In his major league career, Rafael Montero had a staggering 2-13 record. You’d be hard-pressed to say that record was the result of his team failing to pick him up. To be fair, he’s usually been so poor, he never really gave his teammates a chance. That wasn’t the case tonight. 

Montero was great for five innings allowing the Marlins to just four hits and two walks. He then ran into some issues in the sixth beginning with the opposing pitcher, Vance Worley, getting a lead-off single. 

The Marlins then got a trade-off they take every day of the week with a Dee Gordon, who hit a fly ball Brandon Nimmo couldn’t get, but he was still able to get Worley at second. 

After a Giancarlo Stanton walk and a Christian Yelich strikeout, Montero was on the cusp of getting out of the inning unscathed. 

He seemed like he did when Marcel Ozuna hit a ball to left. Mets fans thought Yoenis Cespedes could get it. Keith Hernandez gave him a pass. In any event, it was 1-0, and the way Worley was going, it seemed like that was all the Marlins needed. 

That changed when Matt Reynolds pinch hit for Montero and earned a lead-off walk. That walk ignited the Mets offense. 

After the walk, Nimmo singled to set up runners at the corners with no outs. Asdrubal Cabrera then tied the game with a deep fly ball to right. 

Don Mattingly tried to stem the tide by bringing in Drew Steckenrider. It didn’t work. 
Runners were at the corners again after a Cespedes single and a Steckenrider wild pitch. In a tough at-bat, Michael Conforto hit a hard grounder that ate up Marlins shortstop Miguel Rojas giving the Mets a 2-1 lead. 

That became a 5-1 lead when Wilmer Flores hit a three run homer. 

If you thought the three run homer by Flores off a right was a surprise, the ensuing two run homer by Kevin Plawecki was a downright shock. 

That Plawecki homer put the cap on a seven run inning where the Mets batted around. It also put Montero in line to win just his third game of his career. With him getting two wins this year, this is his first major league season with more than just one win. 

After that, we got to see why Dominic Smith is so well regarded by the Mets. 

In the eighth, he made a diving stop to rob Yelich of a potential extra base hit . . .

. . . and he followed that with his first homer at Citi Field. 

He absolutely clobbered that ball hitting it beyond what were the original fences. 

Between Hansel Robles and Chasen Bradford, the Mets locked down the 7-1 win. 

By the way, for all of the Mets refusal to have even a decent defense, the team turned five double plays. The defense did its part, and as you see, when you’re this good defensively, even Montero looks very good. 

Game Notes: Rene Rivera was claimed off waivers by the Cubs. With him a Cub, and Curtis Granderson a Dodger, the Mets were able to call up Plawecki and activate Tommy Milone from the DL.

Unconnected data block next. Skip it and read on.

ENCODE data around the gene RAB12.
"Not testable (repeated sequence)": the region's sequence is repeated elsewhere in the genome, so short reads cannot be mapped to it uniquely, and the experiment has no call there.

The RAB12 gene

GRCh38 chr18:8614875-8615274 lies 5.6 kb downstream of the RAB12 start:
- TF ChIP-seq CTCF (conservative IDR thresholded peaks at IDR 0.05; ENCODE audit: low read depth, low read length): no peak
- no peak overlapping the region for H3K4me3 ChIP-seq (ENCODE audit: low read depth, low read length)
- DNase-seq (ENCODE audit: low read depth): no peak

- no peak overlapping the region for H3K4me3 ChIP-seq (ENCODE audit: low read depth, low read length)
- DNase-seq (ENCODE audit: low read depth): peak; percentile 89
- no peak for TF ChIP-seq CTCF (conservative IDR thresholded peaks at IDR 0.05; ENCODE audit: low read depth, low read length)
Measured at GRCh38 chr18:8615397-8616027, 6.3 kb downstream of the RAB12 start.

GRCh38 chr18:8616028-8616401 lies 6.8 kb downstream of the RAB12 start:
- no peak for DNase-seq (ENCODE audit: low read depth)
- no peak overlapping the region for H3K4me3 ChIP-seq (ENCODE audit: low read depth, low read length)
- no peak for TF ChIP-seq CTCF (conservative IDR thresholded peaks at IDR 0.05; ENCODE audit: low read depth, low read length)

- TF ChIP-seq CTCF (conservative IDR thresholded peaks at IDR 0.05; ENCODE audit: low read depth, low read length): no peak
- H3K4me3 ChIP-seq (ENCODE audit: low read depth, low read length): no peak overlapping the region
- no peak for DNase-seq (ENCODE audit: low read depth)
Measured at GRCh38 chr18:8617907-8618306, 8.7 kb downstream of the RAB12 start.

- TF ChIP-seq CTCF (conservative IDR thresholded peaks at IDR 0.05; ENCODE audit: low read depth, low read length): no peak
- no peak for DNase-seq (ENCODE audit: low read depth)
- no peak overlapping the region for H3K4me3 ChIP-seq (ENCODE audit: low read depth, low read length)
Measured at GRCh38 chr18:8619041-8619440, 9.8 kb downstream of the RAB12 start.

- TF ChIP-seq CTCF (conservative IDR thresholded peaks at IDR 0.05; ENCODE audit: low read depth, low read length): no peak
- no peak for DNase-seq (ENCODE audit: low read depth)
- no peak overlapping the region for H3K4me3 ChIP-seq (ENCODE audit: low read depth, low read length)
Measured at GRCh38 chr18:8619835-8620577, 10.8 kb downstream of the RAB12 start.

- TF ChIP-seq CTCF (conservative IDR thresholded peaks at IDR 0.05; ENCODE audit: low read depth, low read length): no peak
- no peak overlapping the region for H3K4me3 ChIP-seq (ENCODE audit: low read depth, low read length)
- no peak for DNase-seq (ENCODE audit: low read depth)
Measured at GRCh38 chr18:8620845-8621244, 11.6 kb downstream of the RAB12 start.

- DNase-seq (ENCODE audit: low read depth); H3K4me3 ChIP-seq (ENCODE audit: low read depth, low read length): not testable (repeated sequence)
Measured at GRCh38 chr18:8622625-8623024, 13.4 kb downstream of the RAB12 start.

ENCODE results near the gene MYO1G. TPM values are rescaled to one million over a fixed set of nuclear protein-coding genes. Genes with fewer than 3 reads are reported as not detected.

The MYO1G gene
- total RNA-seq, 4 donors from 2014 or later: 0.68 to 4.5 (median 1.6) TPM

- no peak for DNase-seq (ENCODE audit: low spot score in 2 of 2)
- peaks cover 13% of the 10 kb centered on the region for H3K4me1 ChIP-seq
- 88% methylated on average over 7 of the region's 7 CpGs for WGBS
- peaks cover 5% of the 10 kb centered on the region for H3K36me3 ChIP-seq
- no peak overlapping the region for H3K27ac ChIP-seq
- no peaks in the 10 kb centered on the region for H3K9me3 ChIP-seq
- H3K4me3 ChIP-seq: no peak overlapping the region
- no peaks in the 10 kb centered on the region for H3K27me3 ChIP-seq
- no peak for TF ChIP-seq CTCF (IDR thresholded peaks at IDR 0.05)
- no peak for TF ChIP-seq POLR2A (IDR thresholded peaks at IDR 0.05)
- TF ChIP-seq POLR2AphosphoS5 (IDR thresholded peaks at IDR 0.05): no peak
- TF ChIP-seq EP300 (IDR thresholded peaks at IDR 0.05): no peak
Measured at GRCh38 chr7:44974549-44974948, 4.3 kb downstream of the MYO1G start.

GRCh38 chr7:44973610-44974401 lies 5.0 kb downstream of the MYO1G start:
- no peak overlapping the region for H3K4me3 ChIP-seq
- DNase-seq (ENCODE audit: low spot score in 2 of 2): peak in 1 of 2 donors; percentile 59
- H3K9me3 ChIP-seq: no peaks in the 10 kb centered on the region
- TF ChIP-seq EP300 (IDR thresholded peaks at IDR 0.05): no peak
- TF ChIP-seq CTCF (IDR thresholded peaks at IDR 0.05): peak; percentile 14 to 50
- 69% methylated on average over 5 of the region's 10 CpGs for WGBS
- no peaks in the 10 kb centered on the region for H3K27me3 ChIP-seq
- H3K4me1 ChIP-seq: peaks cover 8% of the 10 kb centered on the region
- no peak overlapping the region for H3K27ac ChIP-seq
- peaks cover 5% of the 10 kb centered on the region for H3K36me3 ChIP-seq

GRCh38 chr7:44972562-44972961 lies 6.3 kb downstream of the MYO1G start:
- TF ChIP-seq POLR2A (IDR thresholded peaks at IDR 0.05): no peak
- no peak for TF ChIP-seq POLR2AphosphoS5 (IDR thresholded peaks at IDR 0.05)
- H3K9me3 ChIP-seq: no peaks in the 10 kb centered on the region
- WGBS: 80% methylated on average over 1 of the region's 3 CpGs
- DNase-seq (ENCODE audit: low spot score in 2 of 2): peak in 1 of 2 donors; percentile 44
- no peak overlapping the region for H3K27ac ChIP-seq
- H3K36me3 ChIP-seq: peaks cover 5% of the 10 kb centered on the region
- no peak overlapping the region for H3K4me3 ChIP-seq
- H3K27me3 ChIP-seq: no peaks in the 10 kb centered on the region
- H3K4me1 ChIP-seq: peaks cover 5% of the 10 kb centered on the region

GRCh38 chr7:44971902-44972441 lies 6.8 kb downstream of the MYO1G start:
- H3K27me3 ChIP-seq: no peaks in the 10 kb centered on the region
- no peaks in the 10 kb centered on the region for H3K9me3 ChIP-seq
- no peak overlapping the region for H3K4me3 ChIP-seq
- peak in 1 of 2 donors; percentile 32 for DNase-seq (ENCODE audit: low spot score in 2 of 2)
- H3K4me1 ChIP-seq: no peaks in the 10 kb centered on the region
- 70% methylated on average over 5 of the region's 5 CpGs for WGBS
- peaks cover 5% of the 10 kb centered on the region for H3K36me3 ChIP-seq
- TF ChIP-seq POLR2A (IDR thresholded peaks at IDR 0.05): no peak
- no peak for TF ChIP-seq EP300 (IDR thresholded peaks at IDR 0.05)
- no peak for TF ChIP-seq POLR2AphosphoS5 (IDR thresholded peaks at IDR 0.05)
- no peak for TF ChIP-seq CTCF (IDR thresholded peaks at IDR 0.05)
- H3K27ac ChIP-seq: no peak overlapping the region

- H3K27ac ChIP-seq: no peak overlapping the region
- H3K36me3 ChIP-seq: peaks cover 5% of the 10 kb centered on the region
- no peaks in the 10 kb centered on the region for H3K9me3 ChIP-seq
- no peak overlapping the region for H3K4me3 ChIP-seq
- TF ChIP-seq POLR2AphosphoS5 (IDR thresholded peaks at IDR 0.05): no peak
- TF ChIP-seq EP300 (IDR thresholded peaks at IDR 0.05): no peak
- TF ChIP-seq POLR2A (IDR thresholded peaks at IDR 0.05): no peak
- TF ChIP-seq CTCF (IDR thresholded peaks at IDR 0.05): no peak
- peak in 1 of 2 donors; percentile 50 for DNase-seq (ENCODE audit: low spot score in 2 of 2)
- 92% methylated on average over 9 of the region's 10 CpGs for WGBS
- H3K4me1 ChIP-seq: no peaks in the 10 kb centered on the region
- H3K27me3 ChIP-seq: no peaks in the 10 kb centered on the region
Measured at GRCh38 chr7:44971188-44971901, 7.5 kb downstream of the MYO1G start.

Tough Loss But The Young Guys Did Play 

Don’t read too much into tonight’s game. The game started off on a strange foot when Neil Walker was pulled off the field (and his being removed from the lineup) during batting practice with his reportedly being dealt to the Brewers. 

There was also the matter of Aaron Nola, who has been pitching like a Cy Young contender of late. Including tonight’s start, Nola now has a 10 start streak with him pitching at least seven innings while allowing two or fewer runs. 

Tonight, that one run came off a Yoenis Cespedes fourth inning homer that briefly gave the Mets a 1-0 lead. There’s the argument it should have been a 2-0 lead. 

In the third, Amed Rosario hit a one out double. He found himself on third when Brandon Nimmo struck out on a wild pitch. The wild pitch allowed Nimmo to reach first instead of the inning ending. 

Rosario and Nimmo then attempted a double steal. Cameron Rupp threw through.  Seeing this Rosario took off. With Nimmo seemingly having the base, Freddy Galvis didn’t hesitate coming off the bag to meet the throw and go home nailing Rosario. 

That play would loom large during a two run fifth inning. 

Up until that point, Steven Matz was cruising. He had four no-hit innings, which ended with the Phillies hitting back-to-back singles to start the fifth. Matz was so close to getting out of this jam. 

First, Rupp popped out, and then Nola laid down a sac bunt. Matz couldn’t get the big out yielding a game tying single to Cesar Hernandez. Galvis then hit a seeing eye single that was just past Jose Reyes giving the Phillies a 2-1 lead. Ultimately, that was the game-winning hit. 

Nola continued to shut down the Mets. His final line was seven innings, two hits, one run, one earned, one walk, and eight strikeouts.  This made Ricardo Pinto  a welcome sight in the eighth. 

Curtis Granderson and Reyes each walked setting up two on and two out for Cespedes. Pinto would strike out Cespedes on three straight pitches to end the rally. 
From there, the Phillies would add an insurance run in the bottom of the eighth off Erik Goeddel giving them a 3-1 lead. 

Ultimately, the Mets lost a difficult game. They lost a teammate, and they faced a tough pitcher. With that said, they did the right thing and played some young guys. More than that Matz progressed from where he has been.